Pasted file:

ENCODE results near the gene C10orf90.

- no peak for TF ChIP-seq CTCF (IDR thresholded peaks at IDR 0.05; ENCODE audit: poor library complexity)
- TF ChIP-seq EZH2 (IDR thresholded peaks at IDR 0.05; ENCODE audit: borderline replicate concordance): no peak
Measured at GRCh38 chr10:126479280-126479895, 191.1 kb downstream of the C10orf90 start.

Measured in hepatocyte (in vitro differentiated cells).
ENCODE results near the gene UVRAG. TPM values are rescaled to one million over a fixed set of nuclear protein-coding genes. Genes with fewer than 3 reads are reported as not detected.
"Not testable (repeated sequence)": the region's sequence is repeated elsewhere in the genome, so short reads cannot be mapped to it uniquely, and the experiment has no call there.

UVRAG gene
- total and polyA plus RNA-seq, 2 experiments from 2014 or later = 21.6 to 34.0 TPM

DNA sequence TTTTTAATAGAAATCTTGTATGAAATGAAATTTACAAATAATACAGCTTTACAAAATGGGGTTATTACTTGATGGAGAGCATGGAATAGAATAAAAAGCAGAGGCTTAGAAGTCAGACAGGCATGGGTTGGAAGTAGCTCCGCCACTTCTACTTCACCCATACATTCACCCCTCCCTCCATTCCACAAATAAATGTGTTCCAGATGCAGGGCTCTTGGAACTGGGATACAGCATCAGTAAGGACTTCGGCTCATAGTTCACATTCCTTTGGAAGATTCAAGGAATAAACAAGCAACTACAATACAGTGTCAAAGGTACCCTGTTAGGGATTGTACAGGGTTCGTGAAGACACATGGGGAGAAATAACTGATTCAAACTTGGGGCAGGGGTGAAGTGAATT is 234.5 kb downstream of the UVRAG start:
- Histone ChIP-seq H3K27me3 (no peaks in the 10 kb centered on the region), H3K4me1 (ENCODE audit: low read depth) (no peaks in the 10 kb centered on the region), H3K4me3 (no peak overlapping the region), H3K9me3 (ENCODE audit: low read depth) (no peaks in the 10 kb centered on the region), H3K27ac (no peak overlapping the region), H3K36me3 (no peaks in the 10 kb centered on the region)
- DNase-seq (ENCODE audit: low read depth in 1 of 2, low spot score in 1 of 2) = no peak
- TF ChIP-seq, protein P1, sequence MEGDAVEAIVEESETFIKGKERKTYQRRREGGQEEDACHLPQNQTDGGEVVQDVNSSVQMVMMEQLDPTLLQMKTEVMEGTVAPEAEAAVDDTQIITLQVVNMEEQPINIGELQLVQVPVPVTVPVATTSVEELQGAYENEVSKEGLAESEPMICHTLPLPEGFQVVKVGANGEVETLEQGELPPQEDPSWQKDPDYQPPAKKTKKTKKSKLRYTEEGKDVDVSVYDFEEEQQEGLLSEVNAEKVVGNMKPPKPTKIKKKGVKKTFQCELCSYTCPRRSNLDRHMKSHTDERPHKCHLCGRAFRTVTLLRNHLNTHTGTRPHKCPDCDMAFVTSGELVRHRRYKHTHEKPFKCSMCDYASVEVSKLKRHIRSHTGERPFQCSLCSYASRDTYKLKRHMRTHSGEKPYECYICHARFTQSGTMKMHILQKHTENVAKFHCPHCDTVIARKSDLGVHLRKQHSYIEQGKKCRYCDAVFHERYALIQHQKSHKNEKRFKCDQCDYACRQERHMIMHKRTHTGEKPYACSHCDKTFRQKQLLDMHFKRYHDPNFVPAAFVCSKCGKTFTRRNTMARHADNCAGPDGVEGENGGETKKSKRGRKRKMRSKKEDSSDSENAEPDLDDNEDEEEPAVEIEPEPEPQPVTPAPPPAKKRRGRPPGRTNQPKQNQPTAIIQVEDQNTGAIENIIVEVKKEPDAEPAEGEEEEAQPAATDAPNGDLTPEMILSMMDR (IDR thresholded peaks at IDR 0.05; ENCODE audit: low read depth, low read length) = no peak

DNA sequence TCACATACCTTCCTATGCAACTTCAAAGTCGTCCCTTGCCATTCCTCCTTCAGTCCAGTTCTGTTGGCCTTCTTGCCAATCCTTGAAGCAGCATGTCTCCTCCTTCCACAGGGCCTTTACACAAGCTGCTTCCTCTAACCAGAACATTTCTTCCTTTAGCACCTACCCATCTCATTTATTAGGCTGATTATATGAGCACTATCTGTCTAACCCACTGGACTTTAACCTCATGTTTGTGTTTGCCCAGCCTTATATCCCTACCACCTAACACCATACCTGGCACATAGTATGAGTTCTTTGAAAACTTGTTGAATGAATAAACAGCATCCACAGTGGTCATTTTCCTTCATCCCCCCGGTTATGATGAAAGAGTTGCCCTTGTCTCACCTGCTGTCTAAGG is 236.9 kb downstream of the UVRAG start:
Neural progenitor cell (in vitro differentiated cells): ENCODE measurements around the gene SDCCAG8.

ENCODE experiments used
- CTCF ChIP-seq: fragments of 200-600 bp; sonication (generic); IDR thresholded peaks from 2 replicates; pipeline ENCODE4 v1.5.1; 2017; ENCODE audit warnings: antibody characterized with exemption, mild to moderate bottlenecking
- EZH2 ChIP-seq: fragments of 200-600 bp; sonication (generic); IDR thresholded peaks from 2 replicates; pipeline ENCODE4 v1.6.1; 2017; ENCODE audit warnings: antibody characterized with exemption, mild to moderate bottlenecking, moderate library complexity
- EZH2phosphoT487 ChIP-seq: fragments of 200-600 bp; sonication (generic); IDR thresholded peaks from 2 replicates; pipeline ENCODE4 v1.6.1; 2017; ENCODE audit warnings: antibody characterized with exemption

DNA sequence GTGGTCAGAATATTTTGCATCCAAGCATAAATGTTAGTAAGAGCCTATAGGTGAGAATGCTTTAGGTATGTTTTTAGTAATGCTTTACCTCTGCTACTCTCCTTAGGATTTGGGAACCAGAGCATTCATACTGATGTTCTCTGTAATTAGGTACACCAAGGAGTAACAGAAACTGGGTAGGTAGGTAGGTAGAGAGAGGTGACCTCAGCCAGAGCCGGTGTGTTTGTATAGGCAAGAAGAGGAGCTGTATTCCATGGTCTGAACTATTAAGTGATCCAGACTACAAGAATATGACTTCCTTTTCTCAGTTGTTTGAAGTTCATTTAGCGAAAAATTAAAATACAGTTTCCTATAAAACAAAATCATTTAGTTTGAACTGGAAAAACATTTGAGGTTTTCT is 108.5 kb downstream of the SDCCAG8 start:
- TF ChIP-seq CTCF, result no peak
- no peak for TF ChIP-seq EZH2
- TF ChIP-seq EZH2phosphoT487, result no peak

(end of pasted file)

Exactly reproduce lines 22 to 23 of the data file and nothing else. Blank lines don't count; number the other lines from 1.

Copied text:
- no peak for TF ChIP-seq EZH2
- TF ChIP-seq EZH2phosphoT487, result no peak